By J.D. Moor
He’s 10 years old and he works like a dog.
Actually, Ranger is a dog, remarkable in certain ways.
He’s a tri-color Llewellin English setter with a heartwarming disposition. He’s also a certified therapy dog with a resume that continues to expand.
He has consoled victims of disaster through HOPE Animal-Assisted Crisis Response (AACR), the Federal Emergency Management Agency, and the American Red Cross. He works as a Happy Tails comfort dog, and he’s been an inspiration to veterans of the Iraq and Afghanistan wars.
All on a volunteer basis.
“He lets me know when it’s time to do more work,” said his Sandy Springs human companion and handler, Dave Frew. “He’ll go to the closet, fetch his working bag and take it to the door.”
Frew lost his wife, Stephanie, to cancer four years ago, but her spirit lives on in Ranger. Stephanie first experienced the wonders of working dogs as she underwent treatment. She wanted to give back. She got Ranger, they got certified training together, and they provided comfort to others while she struggled with her own health.
“Stephanie had one final wish. She asked me to pledge that I would get certified to handle Ranger and share his love with others, not just in chemotherapy clinics, but also in home hospices, hospitals, funeral homes, and rehabilitation and assisted-living facilities,” Frew said.
Nancy Sisson, vice president of Happy Tails, recalls when Dave and Ranger were evaluated. “Ranger had already passed the test with Stephanie, but had to pass again with Dave. They did beautifully. I don’t think there was a dry eye among us. We knew what that day meant to Dave … and to Ranger.”
And so a new incarnation of the ‘Frew Crew’ began.
“We put smiles on the faces of total strangers. It’s been a calling, like carrying on her ministry,” Frew said.
One recent morning, Dave and Ranger teamed up to visit residents at the Canterbury Court seniors complex in Buckhead.
“Ready to go to work?” Frew asked.
Ranger perked up, wagged his tail, champing at the bit.
Ranger mingled with a group of ladies, giving each some one-on-one attention and showing off his obedient restraint, awaiting the “OK” command before eating a treat Dave set on his paw. Then Ranger and Dave saw some folks in their rooms.
Jackie Lynn was just finishing her breakfast in bed. Ranger doted on her, a bit distracted perhaps. “He doesn’t love me, he loves my eggs,” Lynn said jokingly. As the duo left, she hollered: “You come back soon. Woof-Woof!”
Mary Lynn Morgan recognized how therapeutic Ranger‘s drop-in was to her. As a former dentist, she often had a dog sit beside her child patients during appointments, just to help relax them.
“You’re so beautiful,” she said to Ranger. “I appreciate it.”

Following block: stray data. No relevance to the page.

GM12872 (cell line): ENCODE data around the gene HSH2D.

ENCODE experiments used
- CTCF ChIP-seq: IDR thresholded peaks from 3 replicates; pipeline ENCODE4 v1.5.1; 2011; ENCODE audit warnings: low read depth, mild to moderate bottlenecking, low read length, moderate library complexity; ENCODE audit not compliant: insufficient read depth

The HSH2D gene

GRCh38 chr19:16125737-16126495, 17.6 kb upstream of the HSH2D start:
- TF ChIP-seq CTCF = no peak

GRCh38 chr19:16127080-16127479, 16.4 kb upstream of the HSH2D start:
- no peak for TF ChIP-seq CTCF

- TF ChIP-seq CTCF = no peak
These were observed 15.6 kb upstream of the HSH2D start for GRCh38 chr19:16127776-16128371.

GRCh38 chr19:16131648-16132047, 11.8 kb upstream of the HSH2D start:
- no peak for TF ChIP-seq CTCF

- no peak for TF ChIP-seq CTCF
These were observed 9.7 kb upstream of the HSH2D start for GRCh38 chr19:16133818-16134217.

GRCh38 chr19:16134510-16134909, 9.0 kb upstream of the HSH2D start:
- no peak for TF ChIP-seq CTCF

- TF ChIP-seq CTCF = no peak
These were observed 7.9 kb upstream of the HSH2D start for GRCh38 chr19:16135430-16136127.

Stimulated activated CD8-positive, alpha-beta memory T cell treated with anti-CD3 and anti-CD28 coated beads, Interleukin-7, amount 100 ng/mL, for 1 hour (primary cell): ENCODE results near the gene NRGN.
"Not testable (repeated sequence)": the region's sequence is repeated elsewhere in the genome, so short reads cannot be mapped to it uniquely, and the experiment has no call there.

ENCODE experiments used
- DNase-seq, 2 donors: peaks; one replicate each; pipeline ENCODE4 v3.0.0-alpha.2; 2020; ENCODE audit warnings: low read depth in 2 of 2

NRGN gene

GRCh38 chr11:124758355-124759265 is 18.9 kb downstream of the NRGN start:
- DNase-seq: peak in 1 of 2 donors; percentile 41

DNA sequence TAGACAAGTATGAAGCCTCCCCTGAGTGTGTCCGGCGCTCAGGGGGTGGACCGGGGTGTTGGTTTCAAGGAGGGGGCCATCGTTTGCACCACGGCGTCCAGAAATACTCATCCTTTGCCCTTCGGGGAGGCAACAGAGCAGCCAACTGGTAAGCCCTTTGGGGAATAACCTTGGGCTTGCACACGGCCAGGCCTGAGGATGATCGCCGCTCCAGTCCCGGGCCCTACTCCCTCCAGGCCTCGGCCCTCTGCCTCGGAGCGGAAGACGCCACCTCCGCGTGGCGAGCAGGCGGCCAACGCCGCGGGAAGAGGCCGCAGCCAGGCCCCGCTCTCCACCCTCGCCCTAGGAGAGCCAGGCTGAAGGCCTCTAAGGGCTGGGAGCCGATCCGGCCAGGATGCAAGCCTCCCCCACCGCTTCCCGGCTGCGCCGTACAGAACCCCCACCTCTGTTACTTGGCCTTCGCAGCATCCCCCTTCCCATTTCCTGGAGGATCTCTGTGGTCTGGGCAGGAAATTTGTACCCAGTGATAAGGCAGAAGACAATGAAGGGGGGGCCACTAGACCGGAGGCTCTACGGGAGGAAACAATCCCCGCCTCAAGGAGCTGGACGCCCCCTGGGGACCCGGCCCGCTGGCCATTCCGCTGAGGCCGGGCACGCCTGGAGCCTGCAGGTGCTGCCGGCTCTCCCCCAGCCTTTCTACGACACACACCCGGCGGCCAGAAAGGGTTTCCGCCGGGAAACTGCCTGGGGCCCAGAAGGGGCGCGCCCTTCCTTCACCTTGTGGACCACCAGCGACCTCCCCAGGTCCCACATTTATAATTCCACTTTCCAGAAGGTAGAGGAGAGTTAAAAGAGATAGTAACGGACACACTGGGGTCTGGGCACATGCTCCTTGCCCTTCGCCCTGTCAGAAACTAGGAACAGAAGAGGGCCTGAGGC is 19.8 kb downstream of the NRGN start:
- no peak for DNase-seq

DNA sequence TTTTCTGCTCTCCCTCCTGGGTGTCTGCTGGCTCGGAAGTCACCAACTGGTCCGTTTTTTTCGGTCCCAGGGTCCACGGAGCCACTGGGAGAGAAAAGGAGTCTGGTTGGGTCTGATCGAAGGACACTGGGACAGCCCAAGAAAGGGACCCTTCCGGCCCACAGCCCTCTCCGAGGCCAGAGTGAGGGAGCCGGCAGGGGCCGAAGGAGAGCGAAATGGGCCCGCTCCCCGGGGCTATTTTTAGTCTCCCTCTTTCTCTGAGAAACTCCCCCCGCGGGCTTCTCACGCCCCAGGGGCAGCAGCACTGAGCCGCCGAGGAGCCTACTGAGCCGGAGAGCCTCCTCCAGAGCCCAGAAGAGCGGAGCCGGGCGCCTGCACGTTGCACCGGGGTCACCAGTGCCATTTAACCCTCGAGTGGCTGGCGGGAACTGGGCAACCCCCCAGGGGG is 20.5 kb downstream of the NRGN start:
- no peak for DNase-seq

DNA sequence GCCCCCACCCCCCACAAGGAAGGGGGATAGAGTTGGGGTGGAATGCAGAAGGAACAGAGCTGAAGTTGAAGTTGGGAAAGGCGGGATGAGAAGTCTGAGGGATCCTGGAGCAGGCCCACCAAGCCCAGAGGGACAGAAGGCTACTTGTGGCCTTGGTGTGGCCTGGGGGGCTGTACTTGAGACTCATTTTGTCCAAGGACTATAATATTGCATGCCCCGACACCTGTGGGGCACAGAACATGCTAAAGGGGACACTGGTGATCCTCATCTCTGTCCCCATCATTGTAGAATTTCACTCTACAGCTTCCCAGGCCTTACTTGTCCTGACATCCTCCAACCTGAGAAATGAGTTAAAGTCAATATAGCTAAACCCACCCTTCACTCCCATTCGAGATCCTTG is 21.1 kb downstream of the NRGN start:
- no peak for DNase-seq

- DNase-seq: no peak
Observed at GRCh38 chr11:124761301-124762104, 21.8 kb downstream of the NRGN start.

Upon leaving the facility, the two Frews encountered Marilynne McLaughlin, who used to have Boston terriers. As she petted Ranger softly, she smiled from ear to ear and told him, “You’re a handsome fellow. You’ve made my day.”
The Frew team’s latest initiative has forged a partnership between PetSmart and the Shepherd Center in Buckhead to show wounded veterans how service dogs can help their recovery.
Shepherd’s program has treated David Peacock for post-traumatic stress disorder, traumatic brain and shoulder injuries incurred during his service as a U.S. Air Force flight medic in Iraq and Afghanistan.
“I still have a little way to go, but I am moving in the right direction with my continued care,” Peacock said.
When Peacock brought his dog, Diamond, for training as a service dog, he hoped it would help with his balance and cognitive issues. He met Frew and Ranger at the session, where Frew talked about dog training. “I think that Ranger and his human, Dave, are a great team, and I hope they continue to help others,” he said.
One of Frew’s favorite stories regards another veteran – a man he and Ranger met at an Alzheimer’s facility.
“I noticed him in a corner wearing a WWII veteran’s hat, and he was sobbing. Ranger and I approached him. There was something about the way he touched Ranger, so I asked him if, by any chance, he had been a war dog handler,” Frew said.
The veteran could not remember his own name, but the memories flooded back to him when he saw Ranger. He shared the harrowing details of his war dog, Duke, and how a Nazi sniper had them pinned down behind very limited cover. Duke was exposed and the sniper shot him.
“By the time he finished telling the story, we were both crying,” Frew said.
Frew dreads the inevitable loss of his own dog, but he has already thought about extending Stephanie’s legacy when that time comes.
“As Ranger ages, I will cut back his workload. I will start training another dog, and Ranger will help train him,” he said. Ranger’s successor will be another English setter, but he will have a very tough act to follow.
For more information, visit: www.hopeaacr.org or www.happytailspets.org.